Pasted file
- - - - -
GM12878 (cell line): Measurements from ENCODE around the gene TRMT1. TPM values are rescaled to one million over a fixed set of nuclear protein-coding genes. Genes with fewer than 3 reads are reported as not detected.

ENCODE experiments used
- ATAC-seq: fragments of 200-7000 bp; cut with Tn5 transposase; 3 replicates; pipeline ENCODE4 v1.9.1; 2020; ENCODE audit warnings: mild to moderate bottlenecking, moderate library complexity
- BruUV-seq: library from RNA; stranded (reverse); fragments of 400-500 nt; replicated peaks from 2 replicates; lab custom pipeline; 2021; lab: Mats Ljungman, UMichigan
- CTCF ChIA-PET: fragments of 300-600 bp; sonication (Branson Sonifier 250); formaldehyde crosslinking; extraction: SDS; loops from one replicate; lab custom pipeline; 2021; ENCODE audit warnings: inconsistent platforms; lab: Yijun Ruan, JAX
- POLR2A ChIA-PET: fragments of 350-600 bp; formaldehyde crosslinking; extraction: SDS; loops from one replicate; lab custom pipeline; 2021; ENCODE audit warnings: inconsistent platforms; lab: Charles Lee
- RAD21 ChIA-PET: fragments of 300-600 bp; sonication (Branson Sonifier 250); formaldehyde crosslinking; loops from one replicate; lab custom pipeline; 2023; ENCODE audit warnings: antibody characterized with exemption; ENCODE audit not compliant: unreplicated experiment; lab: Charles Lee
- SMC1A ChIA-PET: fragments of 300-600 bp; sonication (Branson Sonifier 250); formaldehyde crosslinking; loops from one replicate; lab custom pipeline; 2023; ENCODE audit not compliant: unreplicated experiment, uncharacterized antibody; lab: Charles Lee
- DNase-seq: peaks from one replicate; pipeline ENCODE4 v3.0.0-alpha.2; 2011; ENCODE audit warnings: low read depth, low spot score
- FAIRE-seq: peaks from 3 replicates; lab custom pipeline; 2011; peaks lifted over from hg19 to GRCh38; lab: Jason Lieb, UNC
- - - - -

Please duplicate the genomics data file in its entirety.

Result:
GM12878 (cell line): Measurements from ENCODE around the gene TRMT1. TPM values are rescaled to one million over a fixed set of nuclear protein-coding genes. Genes with fewer than 3 reads are reported as not detected.

ENCODE experiments used
- ATAC-seq: fragments of 200-7000 bp; cut with Tn5 transposase; 3 replicates; pipeline ENCODE4 v1.9.1; 2020; ENCODE audit warnings: mild to moderate bottlenecking, moderate library complexity
- BruUV-seq: library from RNA; stranded (reverse); fragments of 400-500 nt; replicated peaks from 2 replicates; lab custom pipeline; 2021; lab: Mats Ljungman, UMichigan
- CTCF ChIA-PET: fragments of 300-600 bp; sonication (Branson Sonifier 250); formaldehyde crosslinking; extraction: SDS; loops from one replicate; lab custom pipeline; 2021; ENCODE audit warnings: inconsistent platforms; lab: Yijun Ruan, JAX
- POLR2A ChIA-PET: fragments of 350-600 bp; formaldehyde crosslinking; extraction: SDS; loops from one replicate; lab custom pipeline; 2021; ENCODE audit warnings: inconsistent platforms; lab: Charles Lee
- RAD21 ChIA-PET: fragments of 300-600 bp; sonication (Branson Sonifier 250); formaldehyde crosslinking; loops from one replicate; lab custom pipeline; 2023; ENCODE audit warnings: antibody characterized with exemption; ENCODE audit not compliant: unreplicated experiment; lab: Charles Lee
- SMC1A ChIA-PET: fragments of 300-600 bp; sonication (Branson Sonifier 250); formaldehyde crosslinking; loops from one replicate; lab custom pipeline; 2023; ENCODE audit not compliant: unreplicated experiment, uncharacterized antibody; lab: Charles Lee
- DNase-seq: peaks from one replicate; pipeline ENCODE4 v3.0.0-alpha.2; 2011; ENCODE audit warnings: low read depth, low spot score
- FAIRE-seq: peaks from 3 replicates; lab custom pipeline; 2011; peaks lifted over from hg19 to GRCh38; lab: Jason Lieb, UNC